Thailand in the News Week Ending 01/02/10

New Year’s Day road deaths 37% higher than last year

New Years day in Thailand saw the usual carnage on the roads with 686 road accidents killing 70 people and injuring 737, bringing the casualty count for the long holiday to 238 deaths and 2,725 injuries from 2,510 accidents.

The death toll was 37% higher than last years toll with accidents edging in at 50% higher than last year. More than half of all the accidents were related to drunk driving and speeding.

From The Nation:

Most accidents involved motorcycles at 84.9 per cent and occurred between 4pm-8pm. Checkpoints stopped 715,516 vehicles and arrested 69,515 motorists, with the main offence being not carrying a driver’s licence at 23,006 cases, followed by bikers not wearing a helmet at 21,195 cases.

While Yasothon was the only province still to report no accidents, Nakhon Si Thammarat had the most at 83 followed by Phetchabun at 82 and Chiang Mai at 80.

Chanthaburi and Ayutthaya were the most deadly at 10 deaths each, while Phetchabun had the most injuries at 99 followed by Nakhon Si Thammarat at 98.

The government began the seven-day safe driving campaign on Tuesday to reduce road casualties by 5 per cent from the last New Year break, which had logged 367 deaths and 4,107 injuries in road accidents nationwide.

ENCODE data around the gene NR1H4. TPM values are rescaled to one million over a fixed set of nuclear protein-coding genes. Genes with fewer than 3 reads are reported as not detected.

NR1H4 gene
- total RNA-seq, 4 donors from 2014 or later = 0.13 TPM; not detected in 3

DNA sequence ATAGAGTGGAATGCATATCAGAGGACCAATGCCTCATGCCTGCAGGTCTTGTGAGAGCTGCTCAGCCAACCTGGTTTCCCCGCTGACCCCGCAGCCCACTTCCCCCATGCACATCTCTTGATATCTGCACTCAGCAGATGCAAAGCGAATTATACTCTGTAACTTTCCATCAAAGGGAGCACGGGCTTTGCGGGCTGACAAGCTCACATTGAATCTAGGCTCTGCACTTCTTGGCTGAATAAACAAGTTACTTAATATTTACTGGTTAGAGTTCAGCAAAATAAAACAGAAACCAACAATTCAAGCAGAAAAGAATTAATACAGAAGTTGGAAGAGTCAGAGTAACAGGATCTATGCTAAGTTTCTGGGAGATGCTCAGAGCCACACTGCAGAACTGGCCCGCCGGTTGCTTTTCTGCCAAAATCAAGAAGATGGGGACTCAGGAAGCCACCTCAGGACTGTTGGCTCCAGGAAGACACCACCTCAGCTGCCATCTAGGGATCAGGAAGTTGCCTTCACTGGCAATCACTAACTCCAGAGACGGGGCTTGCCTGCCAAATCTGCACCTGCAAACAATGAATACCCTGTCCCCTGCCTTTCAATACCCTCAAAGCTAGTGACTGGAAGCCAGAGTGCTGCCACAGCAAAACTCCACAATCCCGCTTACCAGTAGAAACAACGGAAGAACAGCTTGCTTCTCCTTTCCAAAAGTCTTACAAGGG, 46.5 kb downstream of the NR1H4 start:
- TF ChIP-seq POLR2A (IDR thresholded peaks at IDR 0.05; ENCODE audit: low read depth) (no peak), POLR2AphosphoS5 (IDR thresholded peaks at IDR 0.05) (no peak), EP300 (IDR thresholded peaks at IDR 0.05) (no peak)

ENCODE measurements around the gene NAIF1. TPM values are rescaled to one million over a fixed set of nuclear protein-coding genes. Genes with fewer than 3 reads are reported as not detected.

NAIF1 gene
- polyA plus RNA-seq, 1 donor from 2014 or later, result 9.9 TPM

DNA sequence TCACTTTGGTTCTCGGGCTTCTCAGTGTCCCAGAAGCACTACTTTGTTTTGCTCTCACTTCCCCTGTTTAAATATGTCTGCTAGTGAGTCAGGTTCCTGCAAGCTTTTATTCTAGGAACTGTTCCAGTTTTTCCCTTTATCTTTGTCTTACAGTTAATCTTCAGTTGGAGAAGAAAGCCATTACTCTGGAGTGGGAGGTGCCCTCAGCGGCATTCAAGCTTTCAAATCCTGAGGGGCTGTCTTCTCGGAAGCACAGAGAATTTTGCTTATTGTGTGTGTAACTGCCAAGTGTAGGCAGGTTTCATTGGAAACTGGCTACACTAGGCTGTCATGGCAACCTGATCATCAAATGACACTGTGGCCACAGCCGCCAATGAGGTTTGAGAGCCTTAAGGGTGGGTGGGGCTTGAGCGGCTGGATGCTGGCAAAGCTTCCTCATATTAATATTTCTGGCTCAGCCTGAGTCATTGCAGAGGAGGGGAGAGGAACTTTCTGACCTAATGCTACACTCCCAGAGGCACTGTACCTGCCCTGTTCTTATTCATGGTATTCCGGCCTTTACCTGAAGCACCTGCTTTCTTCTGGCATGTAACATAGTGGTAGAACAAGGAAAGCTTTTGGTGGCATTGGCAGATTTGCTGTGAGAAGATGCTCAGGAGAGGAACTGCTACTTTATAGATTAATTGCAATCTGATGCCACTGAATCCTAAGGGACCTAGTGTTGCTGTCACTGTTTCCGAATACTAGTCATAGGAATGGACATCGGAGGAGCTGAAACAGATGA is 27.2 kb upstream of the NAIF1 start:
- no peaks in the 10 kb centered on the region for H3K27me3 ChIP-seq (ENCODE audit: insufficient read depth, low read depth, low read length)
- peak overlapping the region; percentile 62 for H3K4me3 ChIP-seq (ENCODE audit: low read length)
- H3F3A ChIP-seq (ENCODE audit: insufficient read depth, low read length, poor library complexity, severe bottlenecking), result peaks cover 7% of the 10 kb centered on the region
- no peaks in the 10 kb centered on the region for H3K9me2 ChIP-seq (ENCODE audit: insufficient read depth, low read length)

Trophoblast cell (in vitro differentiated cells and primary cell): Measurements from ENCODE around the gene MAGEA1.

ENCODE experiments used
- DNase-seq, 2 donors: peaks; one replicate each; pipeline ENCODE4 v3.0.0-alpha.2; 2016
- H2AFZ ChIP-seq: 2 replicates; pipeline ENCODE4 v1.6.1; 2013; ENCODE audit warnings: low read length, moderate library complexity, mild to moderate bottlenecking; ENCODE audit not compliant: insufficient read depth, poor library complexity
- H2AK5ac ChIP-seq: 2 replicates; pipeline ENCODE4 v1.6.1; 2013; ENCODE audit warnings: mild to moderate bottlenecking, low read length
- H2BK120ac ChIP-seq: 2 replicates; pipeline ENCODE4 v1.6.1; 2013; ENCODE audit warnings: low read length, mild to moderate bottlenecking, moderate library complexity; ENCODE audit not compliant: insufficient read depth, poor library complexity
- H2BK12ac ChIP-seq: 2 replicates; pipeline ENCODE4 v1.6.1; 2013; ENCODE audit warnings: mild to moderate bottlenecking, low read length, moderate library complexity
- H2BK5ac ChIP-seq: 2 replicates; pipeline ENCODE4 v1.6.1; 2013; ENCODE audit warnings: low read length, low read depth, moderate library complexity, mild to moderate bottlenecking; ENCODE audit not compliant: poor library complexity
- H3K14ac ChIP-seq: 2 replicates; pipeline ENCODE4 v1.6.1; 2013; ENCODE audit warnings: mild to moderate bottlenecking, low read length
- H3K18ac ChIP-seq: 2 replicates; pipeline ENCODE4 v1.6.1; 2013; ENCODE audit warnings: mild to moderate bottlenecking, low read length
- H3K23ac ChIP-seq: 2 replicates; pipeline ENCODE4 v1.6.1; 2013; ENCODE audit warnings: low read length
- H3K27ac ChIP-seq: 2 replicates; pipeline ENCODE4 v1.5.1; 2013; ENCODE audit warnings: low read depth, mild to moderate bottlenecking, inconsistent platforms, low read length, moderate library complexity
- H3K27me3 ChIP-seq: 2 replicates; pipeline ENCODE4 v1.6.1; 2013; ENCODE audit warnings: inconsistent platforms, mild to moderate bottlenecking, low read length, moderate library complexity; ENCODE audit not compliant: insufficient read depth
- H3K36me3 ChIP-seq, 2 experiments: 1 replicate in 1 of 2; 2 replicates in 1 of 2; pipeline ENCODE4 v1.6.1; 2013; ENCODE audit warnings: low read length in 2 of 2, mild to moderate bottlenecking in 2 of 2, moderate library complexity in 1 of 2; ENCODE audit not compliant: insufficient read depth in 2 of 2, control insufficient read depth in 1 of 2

Uthairat also said the Excise Department had arrested 277 roadside shops for selling alcoholic drinks without permission and had revoked 26 liquor licences for selling booze during times and at venues that were prohibited.

The checkpoints seem to be getting more than a fair few drivers off the road but I think Thailand will have to double or triple the amount of checkpoints next year to make any discernible impact in the numbers. The best advice I can give is stay off the roads of Thailand during the New Years holidays because the odds are against you.

More North Korean Refugees Arriving in Thailand

While the outrage over the repatriation of the Hmong refugees back to Laos continues more North Koreans flee to Thailand. Many North Koreans fleeing their country take the long and dangerous over land route through China and Laos , finally crossing the Mekong into Northern Thailand.

Thai immigration Authorities stated they have taken over 1000 North Koreans into custody during 2009 which was a marked increase over the 400 in 2008.  If caught during their journey to Thailand the North Korean refugees would be returned to their home country by both China and Laos. Thailand holds a different view on these poloitical refugees.
Police superintendent Sutham Chatarsa says:

they come to Thailand because, unlike in China and Laos, they will not be sent home, where they could face execution.